Success in a Canadian Methadone Maintenance Treatment programme

First published: 10/05/2019 | Last updated: May 20th, 2019

Objective:

Past research on the efficacy of methadone maintenance therapy (MMT) as a treatment for opiate addiction has generally been very encouraging, but the literature shows that effectiveness varies from study to study (ie, clinic to clinic).  Additionally, researchers challenge the adequacy of 2 commonly used outcome criteria, treatment retention, and heroin use.  Retention as a criterion has been called into question as it is a very indirect measure of success, and research that focuses on a reduction in heroin use may not be generalizable to Canadian opiate addicts, who are more typically characterized by prescription drug abuse.  The current study addresses these past limitations.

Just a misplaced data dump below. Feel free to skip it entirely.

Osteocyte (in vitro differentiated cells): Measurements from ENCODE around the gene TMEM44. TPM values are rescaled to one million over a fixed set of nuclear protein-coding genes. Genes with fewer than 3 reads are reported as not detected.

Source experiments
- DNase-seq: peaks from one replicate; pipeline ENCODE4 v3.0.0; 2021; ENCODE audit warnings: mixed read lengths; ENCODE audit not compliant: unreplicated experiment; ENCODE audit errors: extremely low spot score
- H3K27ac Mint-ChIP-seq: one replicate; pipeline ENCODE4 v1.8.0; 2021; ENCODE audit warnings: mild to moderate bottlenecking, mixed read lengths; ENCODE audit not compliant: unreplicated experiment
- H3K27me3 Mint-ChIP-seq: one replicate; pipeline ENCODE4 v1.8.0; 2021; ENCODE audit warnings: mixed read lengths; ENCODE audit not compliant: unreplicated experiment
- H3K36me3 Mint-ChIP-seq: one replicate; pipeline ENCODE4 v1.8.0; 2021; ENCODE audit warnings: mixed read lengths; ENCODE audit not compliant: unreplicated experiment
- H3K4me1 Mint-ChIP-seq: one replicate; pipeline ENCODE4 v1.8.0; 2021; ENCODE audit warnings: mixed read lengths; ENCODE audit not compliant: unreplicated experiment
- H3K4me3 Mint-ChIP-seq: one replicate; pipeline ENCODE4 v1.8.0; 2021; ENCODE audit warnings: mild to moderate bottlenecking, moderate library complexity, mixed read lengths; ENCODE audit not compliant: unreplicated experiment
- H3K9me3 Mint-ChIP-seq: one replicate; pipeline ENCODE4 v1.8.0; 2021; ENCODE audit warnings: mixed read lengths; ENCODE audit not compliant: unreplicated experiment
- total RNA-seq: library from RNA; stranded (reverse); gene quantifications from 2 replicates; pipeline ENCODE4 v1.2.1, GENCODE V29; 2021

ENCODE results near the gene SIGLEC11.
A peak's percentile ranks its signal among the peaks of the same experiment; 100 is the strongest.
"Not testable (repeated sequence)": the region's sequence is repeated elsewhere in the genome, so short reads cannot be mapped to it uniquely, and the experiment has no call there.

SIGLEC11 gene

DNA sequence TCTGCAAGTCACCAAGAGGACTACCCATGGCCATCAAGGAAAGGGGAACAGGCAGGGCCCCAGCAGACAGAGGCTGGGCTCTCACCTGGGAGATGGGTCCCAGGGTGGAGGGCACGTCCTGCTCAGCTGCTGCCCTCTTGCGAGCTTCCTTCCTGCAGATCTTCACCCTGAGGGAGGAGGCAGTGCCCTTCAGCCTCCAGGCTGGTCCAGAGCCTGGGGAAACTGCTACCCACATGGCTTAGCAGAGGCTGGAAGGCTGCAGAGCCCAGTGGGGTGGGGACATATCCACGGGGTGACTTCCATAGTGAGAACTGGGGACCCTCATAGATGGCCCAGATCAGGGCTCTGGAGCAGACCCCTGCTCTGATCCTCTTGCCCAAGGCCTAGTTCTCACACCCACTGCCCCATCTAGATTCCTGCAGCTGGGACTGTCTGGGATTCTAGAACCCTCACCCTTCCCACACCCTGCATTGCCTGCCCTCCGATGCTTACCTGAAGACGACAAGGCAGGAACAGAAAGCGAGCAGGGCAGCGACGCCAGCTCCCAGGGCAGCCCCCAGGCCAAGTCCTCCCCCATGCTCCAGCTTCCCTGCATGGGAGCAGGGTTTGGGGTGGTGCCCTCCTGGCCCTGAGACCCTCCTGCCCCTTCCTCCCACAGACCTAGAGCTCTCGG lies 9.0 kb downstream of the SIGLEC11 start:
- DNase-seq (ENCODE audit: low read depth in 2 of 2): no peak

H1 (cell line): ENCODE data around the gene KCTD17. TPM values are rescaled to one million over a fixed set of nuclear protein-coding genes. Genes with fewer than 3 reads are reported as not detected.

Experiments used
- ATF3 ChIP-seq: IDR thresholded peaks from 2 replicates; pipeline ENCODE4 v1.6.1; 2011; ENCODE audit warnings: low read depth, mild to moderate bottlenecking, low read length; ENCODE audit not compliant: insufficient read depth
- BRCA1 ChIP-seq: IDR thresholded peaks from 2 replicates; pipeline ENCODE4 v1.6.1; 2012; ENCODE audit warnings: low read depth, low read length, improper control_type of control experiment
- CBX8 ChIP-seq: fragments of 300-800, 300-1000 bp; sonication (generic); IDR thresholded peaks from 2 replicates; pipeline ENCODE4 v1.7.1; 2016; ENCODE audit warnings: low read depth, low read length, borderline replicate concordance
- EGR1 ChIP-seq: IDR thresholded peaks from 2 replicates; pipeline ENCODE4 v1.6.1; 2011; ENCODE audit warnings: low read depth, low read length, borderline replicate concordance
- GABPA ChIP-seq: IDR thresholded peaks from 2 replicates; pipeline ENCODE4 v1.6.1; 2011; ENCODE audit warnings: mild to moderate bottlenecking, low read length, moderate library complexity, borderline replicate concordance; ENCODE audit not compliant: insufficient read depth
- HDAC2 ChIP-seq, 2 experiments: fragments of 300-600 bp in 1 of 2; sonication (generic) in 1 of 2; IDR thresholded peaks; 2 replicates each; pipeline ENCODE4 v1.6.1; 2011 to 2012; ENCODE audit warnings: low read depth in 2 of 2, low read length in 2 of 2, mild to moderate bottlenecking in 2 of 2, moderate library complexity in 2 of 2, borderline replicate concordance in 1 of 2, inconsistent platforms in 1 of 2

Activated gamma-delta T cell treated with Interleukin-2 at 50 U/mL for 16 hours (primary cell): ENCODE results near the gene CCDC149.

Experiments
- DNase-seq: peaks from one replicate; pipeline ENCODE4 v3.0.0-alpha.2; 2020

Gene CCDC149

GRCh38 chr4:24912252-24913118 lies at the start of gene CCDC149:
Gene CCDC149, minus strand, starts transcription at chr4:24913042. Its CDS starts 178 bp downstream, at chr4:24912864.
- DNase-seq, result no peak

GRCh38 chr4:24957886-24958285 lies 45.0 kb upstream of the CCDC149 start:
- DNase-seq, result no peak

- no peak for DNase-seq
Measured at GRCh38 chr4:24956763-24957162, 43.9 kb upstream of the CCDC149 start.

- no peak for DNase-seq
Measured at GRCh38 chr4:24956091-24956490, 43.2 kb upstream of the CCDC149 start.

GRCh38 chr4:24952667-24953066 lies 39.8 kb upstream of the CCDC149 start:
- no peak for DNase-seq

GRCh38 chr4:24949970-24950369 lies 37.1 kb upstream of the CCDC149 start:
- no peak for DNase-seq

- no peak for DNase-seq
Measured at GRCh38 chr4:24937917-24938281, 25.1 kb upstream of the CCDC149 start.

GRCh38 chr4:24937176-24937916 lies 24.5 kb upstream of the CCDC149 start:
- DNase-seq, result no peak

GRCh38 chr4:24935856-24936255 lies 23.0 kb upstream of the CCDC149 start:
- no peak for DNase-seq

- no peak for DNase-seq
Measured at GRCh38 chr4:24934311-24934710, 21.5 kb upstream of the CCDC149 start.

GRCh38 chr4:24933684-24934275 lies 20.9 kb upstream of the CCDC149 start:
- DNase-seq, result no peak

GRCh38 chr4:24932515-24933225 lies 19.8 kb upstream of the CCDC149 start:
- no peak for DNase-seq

Results:

Findings indicate significant positive changes in self-reported emotional and behavioural functioning on a number of relevant variables; changes often occurred regardless of the number of months in the program or whether the patients had a stabilized or a non-stabilized  categorization, though stabilized patients demonstrated greater changes than non-stabilized patients.

Conclusions:

All subjects benefited just from being in the program: those in the group categorized as stable benefited the most.

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Dr Martyn Judson